I've been designing luxury homes for nearly a decade, but I've never owned one. It's a running joke among THE friends who have seen my humble (but well decorated!) west-side apartment I've leased since 2003.
I've procrastinated buying for years, instead choosing to reinvest in the company and travel rather than commit to a mortgage.
I was content to continue doing so, until recently, when the perfect opportunity presented itself. I've purchased one the seven townhouses we've designed on Grant Street, one block west of the east-side neighbourhood Vancouverites affectionately refer to as The Drive.
Yes, it's a departure from the sprawling West Vancouver or Shaughnessy estates that my team spends most of its time designing. But less square footage, and lower budget, don't have to compromise an overall experience of luxury. Luxury is all about value, and we worked diligently to create it in my new 1,100-square-foot pad.
Here's what we kept in mind:
Stay bright, go white
My new place has two bedrooms, and 2½ bathrooms, spread over three floors of roughly 370 square feet each.
The benefit of three levels is that I have very distinct spaces and privacy from floor to floor. But the challenge lies is making the home still feel expansive and fluid.
It means practising restraint. No crazy wall colours, no contrasting mouldings – just a soft wash of white on the walls, ceiling, trim, and window casings. This softens the distinction between each element, making the rooms feel higher and wider.
In the kitchen we used white quartzite on the countertops and splurged on the backsplash: a beautiful dolomite mosaic tile that adds texture and interest to the all-white space.
On the floors, we also stayed light, using wide plank, matte white oak in the common spaces, dove grey carpet in the bedrooms, and a complementary grey tile in the bathrooms. All finishes are close in depth, making for smooth and quiet transitions.
One of our core principles for the project was to integrate as many needs as possible into the millwork. On my main floor, the entire east wall of the room is cabinetry. The media cabinet in the living area houses AV equipment, blankets and books, and floating shelves for display. Next to that, floor-to-ceiling cabinets have hanging storage for coats, shelving for shoes and overhead bins for seasonal overflow.
Replacing space inefficiencies like front hall closets and bi-fold doors with well-designed cabinetry provides far more storage – and it looks better.
Because the kitchen shares space with the living room, it's important it looks less utilitarian and more like furnishing. It's why we made panelling the fridge and dishwasher with cabinet doors a top priority.
Functionally, we tried to put as many drawers as possible in the kitchen, unlike a cabinet, a drawer allows the user to easily access every square inch of its storage space. We even captured the small amount of space underneath the stairs, providing garbage and pull-out recycling bins.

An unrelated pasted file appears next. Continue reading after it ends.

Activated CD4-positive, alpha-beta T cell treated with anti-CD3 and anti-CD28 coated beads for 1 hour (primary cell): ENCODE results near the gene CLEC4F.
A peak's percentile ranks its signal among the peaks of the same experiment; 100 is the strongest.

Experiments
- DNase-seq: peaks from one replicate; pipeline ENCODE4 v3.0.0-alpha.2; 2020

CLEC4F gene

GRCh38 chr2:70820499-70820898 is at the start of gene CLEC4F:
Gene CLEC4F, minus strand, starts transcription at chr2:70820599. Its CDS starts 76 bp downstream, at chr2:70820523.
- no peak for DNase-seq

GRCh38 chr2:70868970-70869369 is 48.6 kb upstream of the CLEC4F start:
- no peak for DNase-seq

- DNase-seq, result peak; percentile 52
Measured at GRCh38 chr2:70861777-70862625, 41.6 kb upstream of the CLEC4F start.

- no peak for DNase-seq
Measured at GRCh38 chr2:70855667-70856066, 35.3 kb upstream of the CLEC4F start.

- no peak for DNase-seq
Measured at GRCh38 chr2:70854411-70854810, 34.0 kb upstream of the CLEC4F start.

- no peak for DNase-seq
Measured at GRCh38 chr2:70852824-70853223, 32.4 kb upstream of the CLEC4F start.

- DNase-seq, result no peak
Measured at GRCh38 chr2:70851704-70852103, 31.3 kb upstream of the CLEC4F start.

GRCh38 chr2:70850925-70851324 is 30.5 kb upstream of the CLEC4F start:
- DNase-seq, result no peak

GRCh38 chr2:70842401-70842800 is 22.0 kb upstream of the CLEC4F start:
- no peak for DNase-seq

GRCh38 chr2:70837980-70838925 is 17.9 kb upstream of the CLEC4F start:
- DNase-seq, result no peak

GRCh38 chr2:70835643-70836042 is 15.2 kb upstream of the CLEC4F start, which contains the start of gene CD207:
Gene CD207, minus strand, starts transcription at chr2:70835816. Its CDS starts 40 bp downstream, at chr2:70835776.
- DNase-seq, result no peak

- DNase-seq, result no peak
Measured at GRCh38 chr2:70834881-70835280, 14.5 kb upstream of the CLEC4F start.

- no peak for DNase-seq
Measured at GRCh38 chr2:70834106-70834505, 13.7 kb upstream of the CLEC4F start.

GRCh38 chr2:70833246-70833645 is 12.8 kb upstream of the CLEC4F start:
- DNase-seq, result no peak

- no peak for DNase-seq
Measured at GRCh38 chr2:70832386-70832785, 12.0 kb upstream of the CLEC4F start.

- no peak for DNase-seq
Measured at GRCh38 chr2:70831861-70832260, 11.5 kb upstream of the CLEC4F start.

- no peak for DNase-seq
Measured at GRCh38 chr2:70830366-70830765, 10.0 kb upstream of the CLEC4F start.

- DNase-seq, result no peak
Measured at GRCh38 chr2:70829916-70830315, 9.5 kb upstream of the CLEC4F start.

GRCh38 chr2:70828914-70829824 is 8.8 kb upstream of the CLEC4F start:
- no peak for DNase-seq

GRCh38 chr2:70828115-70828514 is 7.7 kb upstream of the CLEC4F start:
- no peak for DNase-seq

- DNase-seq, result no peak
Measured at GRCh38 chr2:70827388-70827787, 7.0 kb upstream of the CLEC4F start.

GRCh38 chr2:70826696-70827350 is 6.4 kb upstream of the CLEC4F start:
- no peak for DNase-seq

Chose furnishings that fit
The trick to making a small space seem big is carefully selecting furnishings that suit the proportions of the space.
The Edward Sofa from Bensen was the first thing we picked. Just six feet wide and 37 inches deep, it's small scale, but luxuriously comfortable. Its fine metal legs, recessed from the base of the sofa, prevent the piece from looking bulky and also allow sunlight from the window to pass under it. Allowing natural light to bounce around a small space will always leaven it.
The coffee table is a special piece from Brent Comber – 30 inches in diameter, its roundness makes it easy to manoeuvre and its durable surface is perfect for putting feet on or resting a coffee mug, coaster-free.
The bar stools were one of the biggest investments. The Norma Stool by Arper runs about $1,100 (per chair). They are beautifully fine without being flimsy or too delicate. Clunky inexpensive alternatives would have consumed too much volume in the room, making it feel cramped and awkward.
Tell your story
My home is the show suite for this development and hundreds of people will walk through it in the coming months. I know it will be closely scrutinized.
Intimidating? Yes. But I'm embracing it as an opportunity and a chance to show people how important it is to let your space tell your own story.
I've included several pieces close to my heart, on the floating shelf above the TV is a 19th-century etching of a canary I found in a New York flea market. It sits alongside a beautifully rusted hatbox from the Second World War that a friend gave me.
The fifties chair in the living room is one I've lugged around for years, Scandinavian style but manufactured in Quebec, it's made from Canadian maple rather than teak. It's not a designer piece, but I love its roots.
Over the dining table is an image of a boys' choir I enlarged from the Regina Herald, December, 1952 – my dad is in the second row on the right.
And hanging in the kitchen is the linen apron I brought home from Paris a few years ago, promising myself I'd only use it to cook the first meal in my new home.
Cabinet Door Hardware: Chrome pull; Bradford Hardware, bradfordhardware.com
Backsplash: Stone Mosaic; Daltile, daltile.com
Engineered floor: Canvas; Metro Floors, metrofloors.com
Paint (Walls, ceilings, trim, cabinets): Designer White 33-1, Pratt and Lambert, prattandlambert.com
Fridge and oven: Fisher & Paykal, Coast Appliances, coastappliances.com
Gas Cooktop: DCS, Coast Appliances, coastappliances.com
Hood fan: Elica, Coast Appliances, coastappliances.com
Sofa: Edward, Bensen, informinteriors.com
Rug: Silk/bamboo Weave, East India Carpets, eastindiacarpets.com
Coffee Table: Brent Comber, brentcomber.com
Artwork: Joshua Jensen-Nagel, bauxigallery.com
Chandelier: Bluff city, Roll & Hill, Lightform, lightform.ca
Bar stool: The Norma, by Arper, livingspace.com